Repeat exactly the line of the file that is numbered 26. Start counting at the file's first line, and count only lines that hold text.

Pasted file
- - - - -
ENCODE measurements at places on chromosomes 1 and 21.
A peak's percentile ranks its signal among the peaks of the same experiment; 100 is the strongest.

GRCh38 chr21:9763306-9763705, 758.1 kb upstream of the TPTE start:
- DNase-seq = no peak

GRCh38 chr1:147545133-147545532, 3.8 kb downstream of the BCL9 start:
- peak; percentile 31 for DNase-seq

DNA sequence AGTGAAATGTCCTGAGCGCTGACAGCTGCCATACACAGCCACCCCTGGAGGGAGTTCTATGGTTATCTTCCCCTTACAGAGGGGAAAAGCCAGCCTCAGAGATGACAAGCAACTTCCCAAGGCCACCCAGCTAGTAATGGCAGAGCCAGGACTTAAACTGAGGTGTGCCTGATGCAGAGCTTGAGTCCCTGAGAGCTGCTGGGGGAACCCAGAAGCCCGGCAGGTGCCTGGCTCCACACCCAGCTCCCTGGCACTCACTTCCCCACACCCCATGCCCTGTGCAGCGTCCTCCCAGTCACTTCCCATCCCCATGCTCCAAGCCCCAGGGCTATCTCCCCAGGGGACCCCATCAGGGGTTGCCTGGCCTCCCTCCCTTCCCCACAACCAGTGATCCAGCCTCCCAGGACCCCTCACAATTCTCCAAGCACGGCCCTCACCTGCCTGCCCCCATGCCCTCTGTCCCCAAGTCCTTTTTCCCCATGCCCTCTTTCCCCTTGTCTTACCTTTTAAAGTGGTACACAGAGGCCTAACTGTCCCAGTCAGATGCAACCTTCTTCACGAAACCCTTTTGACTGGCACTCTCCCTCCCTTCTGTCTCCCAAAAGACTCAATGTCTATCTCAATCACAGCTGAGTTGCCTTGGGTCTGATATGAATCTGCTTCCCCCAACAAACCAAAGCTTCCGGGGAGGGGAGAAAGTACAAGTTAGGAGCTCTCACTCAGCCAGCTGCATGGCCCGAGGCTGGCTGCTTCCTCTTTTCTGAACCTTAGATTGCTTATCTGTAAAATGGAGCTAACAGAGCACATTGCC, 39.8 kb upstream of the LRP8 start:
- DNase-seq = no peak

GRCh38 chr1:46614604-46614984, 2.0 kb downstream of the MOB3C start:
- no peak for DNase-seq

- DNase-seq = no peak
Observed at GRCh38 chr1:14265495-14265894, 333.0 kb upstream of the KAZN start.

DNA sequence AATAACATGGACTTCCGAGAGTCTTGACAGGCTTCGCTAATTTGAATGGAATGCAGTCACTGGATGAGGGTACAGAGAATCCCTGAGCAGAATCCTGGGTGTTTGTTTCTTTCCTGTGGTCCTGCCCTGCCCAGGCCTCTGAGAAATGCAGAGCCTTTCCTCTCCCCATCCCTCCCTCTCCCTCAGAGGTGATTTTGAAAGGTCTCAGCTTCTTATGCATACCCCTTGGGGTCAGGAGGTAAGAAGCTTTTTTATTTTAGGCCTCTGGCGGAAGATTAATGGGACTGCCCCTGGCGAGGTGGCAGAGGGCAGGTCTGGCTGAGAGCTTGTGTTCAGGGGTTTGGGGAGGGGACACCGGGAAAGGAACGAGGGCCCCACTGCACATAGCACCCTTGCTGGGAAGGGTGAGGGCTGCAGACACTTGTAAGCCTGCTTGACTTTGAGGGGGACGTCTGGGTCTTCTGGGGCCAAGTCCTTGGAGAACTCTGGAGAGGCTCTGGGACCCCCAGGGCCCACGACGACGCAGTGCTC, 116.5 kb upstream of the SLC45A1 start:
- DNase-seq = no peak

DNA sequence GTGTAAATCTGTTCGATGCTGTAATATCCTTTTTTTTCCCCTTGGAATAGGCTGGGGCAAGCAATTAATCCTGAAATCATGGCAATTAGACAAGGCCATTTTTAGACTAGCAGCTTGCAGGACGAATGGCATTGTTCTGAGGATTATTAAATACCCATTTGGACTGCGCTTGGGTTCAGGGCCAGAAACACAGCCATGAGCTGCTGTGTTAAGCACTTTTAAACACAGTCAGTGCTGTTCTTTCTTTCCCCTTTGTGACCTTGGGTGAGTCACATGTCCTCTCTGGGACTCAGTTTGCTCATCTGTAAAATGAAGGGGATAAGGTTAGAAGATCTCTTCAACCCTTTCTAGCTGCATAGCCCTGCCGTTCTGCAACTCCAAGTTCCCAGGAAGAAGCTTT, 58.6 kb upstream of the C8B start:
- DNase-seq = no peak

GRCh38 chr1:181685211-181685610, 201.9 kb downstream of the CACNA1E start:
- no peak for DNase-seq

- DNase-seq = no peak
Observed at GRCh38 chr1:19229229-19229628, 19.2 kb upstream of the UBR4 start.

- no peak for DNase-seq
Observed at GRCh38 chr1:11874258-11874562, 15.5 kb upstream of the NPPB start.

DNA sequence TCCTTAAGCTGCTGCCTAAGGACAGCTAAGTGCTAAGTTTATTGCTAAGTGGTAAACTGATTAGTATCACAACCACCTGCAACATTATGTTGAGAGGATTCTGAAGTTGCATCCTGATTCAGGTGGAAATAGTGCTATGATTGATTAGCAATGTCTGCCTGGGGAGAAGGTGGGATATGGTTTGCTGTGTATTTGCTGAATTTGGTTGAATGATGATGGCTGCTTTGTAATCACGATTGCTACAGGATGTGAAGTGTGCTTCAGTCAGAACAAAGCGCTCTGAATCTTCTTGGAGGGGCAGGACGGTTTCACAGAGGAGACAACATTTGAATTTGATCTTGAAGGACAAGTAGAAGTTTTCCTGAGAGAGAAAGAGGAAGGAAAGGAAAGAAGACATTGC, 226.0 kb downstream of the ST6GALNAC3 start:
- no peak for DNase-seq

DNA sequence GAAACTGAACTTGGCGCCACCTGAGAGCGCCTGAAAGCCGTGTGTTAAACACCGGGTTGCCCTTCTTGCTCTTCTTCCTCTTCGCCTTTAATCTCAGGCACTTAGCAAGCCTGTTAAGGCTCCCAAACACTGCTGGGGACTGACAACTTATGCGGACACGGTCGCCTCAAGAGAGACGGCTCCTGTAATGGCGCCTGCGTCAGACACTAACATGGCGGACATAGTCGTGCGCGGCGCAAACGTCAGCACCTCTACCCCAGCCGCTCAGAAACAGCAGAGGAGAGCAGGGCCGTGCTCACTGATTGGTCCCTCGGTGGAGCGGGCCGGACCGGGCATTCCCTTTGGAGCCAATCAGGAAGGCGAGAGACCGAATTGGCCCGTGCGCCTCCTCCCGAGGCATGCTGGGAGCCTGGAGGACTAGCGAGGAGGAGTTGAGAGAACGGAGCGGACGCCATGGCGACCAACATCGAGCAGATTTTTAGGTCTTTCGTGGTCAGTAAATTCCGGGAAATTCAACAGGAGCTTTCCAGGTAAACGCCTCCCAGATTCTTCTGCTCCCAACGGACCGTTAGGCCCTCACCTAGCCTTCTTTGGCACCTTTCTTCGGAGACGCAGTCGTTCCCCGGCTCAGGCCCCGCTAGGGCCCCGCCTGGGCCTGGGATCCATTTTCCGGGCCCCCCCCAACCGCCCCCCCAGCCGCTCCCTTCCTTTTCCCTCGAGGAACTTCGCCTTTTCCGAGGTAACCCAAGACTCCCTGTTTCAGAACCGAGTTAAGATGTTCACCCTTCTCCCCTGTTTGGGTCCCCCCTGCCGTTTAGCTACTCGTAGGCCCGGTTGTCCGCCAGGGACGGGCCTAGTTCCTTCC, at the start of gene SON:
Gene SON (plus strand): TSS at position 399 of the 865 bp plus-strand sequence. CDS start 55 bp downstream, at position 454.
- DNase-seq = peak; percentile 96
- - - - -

Gene SON (plus strand): TSS at position 399 of the 865 bp plus-strand sequence. CDS start 55 bp downstream, at position 454.